For almost two years, ESA (Emotional Support Animal) owners and advocacy groups have voiced their concerns about the changes that the DOT was considering for the Air Carrier Access Act (ACAA). This set of regulations dictates how airlines have to treat service animals and ESAs; because of escalating issues related to ESAs on planes, their shared status with service dogs was in jeopardy.
At the heart of the issue was the airlines’ inability to limit the massive uptick in ESAs that they’d seen in the past several years. With one incident after another making headlines, support animals began to get more of a negative reputation. There were a few incidents of biting, which led Delta Airlines to ban pitbulls for a while – before the DOT overturned the ban. More frequent than biting were instances of noise, aggression, inappropriate defecation, and allergic reactions. Between one thing and another, people started seeing ESAs as nuisances more than necessary support animals.
While the Americans with Disabilities Act doesn’t include ESAs in their definition of “service animal”, the DOT did for quite some time. The most common definition specifies that the service animal (either a miniature horse or a dog) will have been trained to perform a task. This task could be anything from sensing when a seizure is about to happen, to pulling a wheelchair, to guiding someone who’s visually impaired. The point is, these animals are highly trained. When the DOT decided that ESAs should be allowed onto planes without crates or fees, they updated the regulations by adding ESAs to their definition. In addition to an animal with specific training, the DOT said that a service animal could be any animal that rendered emotional support.
There wasn’t any mention of training for the ESAs, because they often don’t have any. Their owners decide whether or not they get trained, but most of the time they don’t really need it. These animals often get picked by someone because of their connection with the person, so most of the time they’re fully qualified to be an ESA from the beginning. Even if they’re house-trained, there’s no guarantee that the animal will remember any of that once they’re in an airplane.
Just like ESAs aren’t necessarily trained, none of them are really certified either – certainly not to the degree that a service animal can be. Airlines needed to require something before they could let an animal board the plane without a crate, so they asked for a specific kind of letter. This letter had to come from a mental healthcare provider, and it had to identify the animal as an emotional support animal which they had recommended to their patient. So far so good, right? Not exactly.
These letters, coming as they did from countless mental health facilities all over the country, turned out to be very easy to fake. Enterprising individuals decided to start selling fraudulent ESA letters online, and they sold like hotcakes. It wasn’t long before pet owners did the math – one fake letter costs far less than the pet fees, crate, special food and water bowls, etc. It’s also so much less stressful for the owner and the pet if nobody has to ride with the cargo. Probably nobody imagined the consequences that this would have for the real support animals and their owners, but the rise in fake ESAs was the beginning of the end.
When the DOT first started allowing people to bring their ESAs onto planes, the situation didn’t seem out of control. There were incidents, sure, but not enough to trigger serious backlash from passengers. Once the numbers of fraudulent support animals began to rise, though, everyone started to pay attention. Not only were there more ESAs, but there were more memorable ESAs. People might feel comfortable around dogs and cats, even if they aren’t perfectly behaved; but they’re far more likely to be annoyed or intimidated by other species. People brought monkeys, kangaroos, pigs, and turkeys onto planes, many of them as legitimate emotional support animals. Not all of them acted out, but the people who were already feeling peevish about ESAs on planes thought that this was a bridge too far.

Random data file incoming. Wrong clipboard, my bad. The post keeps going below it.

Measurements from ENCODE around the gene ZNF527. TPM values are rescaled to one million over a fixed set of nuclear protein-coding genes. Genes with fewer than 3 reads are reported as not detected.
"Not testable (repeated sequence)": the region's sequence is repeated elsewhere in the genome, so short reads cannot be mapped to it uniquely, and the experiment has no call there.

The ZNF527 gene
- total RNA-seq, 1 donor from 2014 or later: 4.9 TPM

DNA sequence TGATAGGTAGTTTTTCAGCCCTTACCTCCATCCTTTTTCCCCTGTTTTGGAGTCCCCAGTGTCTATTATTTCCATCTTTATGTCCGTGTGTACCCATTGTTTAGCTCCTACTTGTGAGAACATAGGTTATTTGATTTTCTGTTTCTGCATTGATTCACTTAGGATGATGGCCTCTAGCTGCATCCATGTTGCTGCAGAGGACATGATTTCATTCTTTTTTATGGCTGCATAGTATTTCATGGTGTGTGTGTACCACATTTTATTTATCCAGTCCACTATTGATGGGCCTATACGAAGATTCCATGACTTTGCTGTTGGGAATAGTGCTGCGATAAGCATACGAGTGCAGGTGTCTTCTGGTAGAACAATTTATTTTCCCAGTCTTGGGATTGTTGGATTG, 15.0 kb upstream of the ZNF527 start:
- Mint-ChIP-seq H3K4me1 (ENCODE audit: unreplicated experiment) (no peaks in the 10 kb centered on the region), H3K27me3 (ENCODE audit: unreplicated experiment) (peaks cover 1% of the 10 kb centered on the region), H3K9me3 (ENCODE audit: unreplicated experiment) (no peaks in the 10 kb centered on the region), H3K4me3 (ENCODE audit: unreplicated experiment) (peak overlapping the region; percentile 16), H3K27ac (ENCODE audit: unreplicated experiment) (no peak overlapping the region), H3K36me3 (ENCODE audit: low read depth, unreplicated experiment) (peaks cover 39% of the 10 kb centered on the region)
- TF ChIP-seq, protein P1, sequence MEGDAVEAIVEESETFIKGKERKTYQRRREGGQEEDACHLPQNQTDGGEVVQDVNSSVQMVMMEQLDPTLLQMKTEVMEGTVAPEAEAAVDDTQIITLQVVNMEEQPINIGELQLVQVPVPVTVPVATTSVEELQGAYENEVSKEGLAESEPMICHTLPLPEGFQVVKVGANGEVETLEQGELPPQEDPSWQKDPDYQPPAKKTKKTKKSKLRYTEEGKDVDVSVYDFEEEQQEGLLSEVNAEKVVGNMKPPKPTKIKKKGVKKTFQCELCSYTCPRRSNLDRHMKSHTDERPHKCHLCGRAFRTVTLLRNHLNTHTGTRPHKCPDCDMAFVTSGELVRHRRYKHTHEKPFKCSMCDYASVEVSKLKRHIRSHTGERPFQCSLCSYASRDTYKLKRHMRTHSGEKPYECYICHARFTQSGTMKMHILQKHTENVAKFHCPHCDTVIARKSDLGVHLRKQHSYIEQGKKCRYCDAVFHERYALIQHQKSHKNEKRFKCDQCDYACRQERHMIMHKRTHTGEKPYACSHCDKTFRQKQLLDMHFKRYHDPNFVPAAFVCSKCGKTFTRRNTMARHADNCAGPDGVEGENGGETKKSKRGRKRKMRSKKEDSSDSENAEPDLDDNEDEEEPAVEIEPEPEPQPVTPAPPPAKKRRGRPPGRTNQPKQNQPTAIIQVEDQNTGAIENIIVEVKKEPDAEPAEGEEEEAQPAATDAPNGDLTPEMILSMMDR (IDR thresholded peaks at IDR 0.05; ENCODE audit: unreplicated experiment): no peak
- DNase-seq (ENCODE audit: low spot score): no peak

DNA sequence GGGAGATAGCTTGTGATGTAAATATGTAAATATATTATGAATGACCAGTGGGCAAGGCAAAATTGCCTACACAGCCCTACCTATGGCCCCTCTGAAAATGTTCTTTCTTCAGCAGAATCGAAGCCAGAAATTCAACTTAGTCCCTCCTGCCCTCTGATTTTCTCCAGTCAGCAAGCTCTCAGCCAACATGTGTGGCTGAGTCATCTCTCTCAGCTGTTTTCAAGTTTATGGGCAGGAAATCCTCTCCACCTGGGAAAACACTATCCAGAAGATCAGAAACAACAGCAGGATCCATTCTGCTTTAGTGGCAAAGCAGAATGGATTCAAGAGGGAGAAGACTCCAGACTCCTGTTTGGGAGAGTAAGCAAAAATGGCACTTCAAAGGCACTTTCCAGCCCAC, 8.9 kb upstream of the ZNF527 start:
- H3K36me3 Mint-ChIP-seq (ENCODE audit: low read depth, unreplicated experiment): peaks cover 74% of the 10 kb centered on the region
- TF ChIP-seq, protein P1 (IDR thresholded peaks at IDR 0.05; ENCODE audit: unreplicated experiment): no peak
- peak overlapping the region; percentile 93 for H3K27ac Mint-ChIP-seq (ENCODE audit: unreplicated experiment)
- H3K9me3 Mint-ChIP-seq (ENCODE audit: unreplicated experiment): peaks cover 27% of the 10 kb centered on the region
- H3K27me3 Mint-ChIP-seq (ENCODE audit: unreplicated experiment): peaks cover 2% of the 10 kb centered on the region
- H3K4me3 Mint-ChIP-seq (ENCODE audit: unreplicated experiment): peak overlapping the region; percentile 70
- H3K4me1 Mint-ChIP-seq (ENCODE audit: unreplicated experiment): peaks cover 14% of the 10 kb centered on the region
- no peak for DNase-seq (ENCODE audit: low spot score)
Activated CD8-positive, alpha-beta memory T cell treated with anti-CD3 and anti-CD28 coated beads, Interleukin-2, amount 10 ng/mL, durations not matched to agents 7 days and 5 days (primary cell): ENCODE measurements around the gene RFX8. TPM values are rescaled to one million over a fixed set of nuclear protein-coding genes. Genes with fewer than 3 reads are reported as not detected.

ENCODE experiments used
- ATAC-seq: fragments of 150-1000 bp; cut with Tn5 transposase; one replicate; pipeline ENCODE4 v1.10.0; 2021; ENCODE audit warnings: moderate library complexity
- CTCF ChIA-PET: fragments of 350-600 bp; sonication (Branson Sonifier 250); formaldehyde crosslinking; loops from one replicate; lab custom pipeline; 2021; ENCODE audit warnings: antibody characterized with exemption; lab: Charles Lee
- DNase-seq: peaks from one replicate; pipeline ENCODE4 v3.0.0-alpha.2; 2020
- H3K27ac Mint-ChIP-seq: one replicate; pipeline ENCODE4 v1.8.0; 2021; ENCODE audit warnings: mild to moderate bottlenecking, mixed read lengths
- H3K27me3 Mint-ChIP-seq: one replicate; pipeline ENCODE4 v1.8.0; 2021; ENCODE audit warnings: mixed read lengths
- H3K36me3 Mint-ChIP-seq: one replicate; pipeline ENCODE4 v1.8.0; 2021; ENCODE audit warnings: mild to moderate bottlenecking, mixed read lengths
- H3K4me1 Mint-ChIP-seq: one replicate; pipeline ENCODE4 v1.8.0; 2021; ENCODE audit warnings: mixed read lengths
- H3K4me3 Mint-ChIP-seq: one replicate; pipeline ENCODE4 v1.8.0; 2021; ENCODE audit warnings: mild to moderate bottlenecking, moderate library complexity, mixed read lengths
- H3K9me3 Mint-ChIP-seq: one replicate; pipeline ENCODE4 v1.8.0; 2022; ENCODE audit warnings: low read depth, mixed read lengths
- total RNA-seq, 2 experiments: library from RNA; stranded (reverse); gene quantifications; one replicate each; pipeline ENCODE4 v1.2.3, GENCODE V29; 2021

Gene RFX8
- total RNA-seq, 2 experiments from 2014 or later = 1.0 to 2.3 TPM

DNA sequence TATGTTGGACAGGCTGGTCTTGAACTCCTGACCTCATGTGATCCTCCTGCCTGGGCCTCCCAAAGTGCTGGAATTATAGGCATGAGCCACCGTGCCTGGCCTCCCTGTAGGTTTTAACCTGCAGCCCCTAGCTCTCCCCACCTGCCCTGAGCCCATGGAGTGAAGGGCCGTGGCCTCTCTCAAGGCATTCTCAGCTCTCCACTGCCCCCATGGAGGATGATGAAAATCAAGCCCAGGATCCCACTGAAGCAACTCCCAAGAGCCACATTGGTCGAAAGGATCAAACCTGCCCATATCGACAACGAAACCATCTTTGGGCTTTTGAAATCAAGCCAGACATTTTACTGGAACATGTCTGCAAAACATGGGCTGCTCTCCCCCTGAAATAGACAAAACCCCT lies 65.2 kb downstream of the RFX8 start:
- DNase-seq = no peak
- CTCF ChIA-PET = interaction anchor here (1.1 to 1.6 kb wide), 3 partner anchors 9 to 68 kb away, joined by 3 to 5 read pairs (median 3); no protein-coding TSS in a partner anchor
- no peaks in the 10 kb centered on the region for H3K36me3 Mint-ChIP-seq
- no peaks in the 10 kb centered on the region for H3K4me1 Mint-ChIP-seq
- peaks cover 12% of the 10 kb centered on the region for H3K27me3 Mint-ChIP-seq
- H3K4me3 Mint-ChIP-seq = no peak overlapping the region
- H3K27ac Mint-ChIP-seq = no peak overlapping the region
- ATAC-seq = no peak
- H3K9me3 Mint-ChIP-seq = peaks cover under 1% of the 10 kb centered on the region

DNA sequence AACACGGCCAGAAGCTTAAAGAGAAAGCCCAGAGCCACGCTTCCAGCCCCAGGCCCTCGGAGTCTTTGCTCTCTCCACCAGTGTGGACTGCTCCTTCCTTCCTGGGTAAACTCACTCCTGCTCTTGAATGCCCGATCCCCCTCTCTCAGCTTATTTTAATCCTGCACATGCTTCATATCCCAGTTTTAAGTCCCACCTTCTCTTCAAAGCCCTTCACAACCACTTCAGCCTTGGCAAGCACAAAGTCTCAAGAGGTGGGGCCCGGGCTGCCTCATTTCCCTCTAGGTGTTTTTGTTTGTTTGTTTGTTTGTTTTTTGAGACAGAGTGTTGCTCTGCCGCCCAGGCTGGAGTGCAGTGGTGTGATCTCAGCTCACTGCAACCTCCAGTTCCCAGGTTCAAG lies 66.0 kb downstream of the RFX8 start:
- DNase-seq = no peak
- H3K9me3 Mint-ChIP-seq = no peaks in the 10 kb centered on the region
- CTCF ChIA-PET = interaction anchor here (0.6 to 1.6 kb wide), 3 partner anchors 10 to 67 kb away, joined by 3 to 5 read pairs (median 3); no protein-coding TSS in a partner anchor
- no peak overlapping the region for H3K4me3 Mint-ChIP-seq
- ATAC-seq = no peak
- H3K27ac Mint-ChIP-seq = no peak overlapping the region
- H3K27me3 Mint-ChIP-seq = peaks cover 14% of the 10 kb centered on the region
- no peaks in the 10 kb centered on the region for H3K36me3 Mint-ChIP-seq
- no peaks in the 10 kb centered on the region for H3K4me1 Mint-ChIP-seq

Airlines had been telling the DOT for years that something needed to change. Public opinion on ESAs wasn’t necessarily all negative, but the stories were already out there. Rightly or wrongly, support animals were quickly getting a bad name. Even service animals were starting to get ugly looks in airports, from people who assumed that they would end up causing trouble later on. Finally, the DOT decided to respond to the complaints. The ACAA would get a revision that would address the issues that had been building for years – this was announced in early 2019. On January 11, 2021, the changes were made official. Even though the DOT said that they had taken almost two years to research which were the right changes to make, ESA owners felt that their needs had been ignored in order to appease airlines.
The main focus has been on how the new rules have affected ESAs, but anyone who’ll be flying with a service animal may have some adjustments to make as well. Most likely in response to passenger complaints, service horses (they’re miniatures, but still) won’t be permitted to board airplanes. Only dogs can board as service animals, as long as they can fit under a seat or on a lap. They’ll have to use a harness, and passengers can bring a maximum of two animals along. There are also two new forms to use, which the DOT has published on their website.
There is one loophole. For the people who purchased a ticket before January 11, some airlines will still allow them to bring their ESA with them if the trip will be made within a certain time frame. At the latest, that time frame would extend through May or June; after that, ESA owners will either have to fly by the rules, or come up with another way to travel.